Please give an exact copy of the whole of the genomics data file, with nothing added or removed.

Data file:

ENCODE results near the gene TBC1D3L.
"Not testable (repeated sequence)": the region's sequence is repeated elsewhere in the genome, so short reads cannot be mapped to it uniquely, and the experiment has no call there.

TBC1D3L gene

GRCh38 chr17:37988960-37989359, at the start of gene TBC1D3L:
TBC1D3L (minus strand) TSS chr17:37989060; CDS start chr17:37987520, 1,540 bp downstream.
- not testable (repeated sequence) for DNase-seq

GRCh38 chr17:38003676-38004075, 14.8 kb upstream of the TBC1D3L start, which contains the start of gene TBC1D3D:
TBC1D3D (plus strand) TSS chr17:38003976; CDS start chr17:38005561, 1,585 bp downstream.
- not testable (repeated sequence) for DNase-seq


ENCODE results near the gene TBC1D3L.
"Not testable (repeated sequence)": the region's sequence is repeated elsewhere in the genome, so short reads cannot be mapped to it uniquely, and the experiment has no call there.

TBC1D3L gene

GRCh38 chr17:37988960-37989359, at the start of gene TBC1D3L:
TBC1D3L (minus strand) TSS chr17:37989060; CDS start chr17:37987520, 1,540 bp downstream.
- not testable (repeated sequence) for DNase-seq

GRCh38 chr17:38003676-38004075, 14.8 kb upstream of the TBC1D3L start, which contains the start of gene TBC1D3D:
TBC1D3D (plus strand) TSS chr17:38003976; CDS start chr17:38005561, 1,585 bp downstream.
- not testable (repeated sequence) for DNase-seq